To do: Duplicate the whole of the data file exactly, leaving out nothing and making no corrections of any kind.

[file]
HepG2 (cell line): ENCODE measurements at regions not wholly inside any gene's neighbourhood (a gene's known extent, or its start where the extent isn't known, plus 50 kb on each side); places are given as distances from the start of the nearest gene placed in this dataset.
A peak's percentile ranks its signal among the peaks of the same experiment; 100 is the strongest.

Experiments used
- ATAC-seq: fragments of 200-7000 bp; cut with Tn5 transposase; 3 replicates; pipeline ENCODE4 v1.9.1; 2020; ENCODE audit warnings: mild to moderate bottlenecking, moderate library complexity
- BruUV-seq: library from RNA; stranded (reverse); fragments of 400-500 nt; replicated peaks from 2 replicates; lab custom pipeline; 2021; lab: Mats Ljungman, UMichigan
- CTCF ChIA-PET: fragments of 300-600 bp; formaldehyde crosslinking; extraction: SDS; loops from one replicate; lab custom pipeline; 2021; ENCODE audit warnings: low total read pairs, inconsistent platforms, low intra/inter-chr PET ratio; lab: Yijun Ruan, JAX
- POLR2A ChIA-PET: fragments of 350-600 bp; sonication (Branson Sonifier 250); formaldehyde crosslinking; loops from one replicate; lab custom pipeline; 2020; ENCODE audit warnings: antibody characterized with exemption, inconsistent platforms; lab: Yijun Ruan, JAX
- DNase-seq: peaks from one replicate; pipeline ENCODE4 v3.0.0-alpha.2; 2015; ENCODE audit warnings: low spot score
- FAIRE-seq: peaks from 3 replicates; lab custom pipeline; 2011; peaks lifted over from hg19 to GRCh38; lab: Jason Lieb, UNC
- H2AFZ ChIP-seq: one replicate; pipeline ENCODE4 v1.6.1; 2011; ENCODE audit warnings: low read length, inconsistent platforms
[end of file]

HepG2 (cell line): ENCODE measurements at regions not wholly inside any gene's neighbourhood (a gene's known extent, or its start where the extent isn't known, plus 50 kb on each side); places are given as distances from the start of the nearest gene placed in this dataset.
A peak's percentile ranks its signal among the peaks of the same experiment; 100 is the strongest.

Experiments used
- ATAC-seq: fragments of 200-7000 bp; cut with Tn5 transposase; 3 replicates; pipeline ENCODE4 v1.9.1; 2020; ENCODE audit warnings: mild to moderate bottlenecking, moderate library complexity
- BruUV-seq: library from RNA; stranded (reverse); fragments of 400-500 nt; replicated peaks from 2 replicates; lab custom pipeline; 2021; lab: Mats Ljungman, UMichigan
- CTCF ChIA-PET: fragments of 300-600 bp; formaldehyde crosslinking; extraction: SDS; loops from one replicate; lab custom pipeline; 2021; ENCODE audit warnings: low total read pairs, inconsistent platforms, low intra/inter-chr PET ratio; lab: Yijun Ruan, JAX
- POLR2A ChIA-PET: fragments of 350-600 bp; sonication (Branson Sonifier 250); formaldehyde crosslinking; loops from one replicate; lab custom pipeline; 2020; ENCODE audit warnings: antibody characterized with exemption, inconsistent platforms; lab: Yijun Ruan, JAX
- DNase-seq: peaks from one replicate; pipeline ENCODE4 v3.0.0-alpha.2; 2015; ENCODE audit warnings: low spot score
- FAIRE-seq: peaks from 3 replicates; lab custom pipeline; 2011; peaks lifted over from hg19 to GRCh38; lab: Jason Lieb, UNC
- H2AFZ ChIP-seq: one replicate; pipeline ENCODE4 v1.6.1; 2011; ENCODE audit warnings: low read length, inconsistent platforms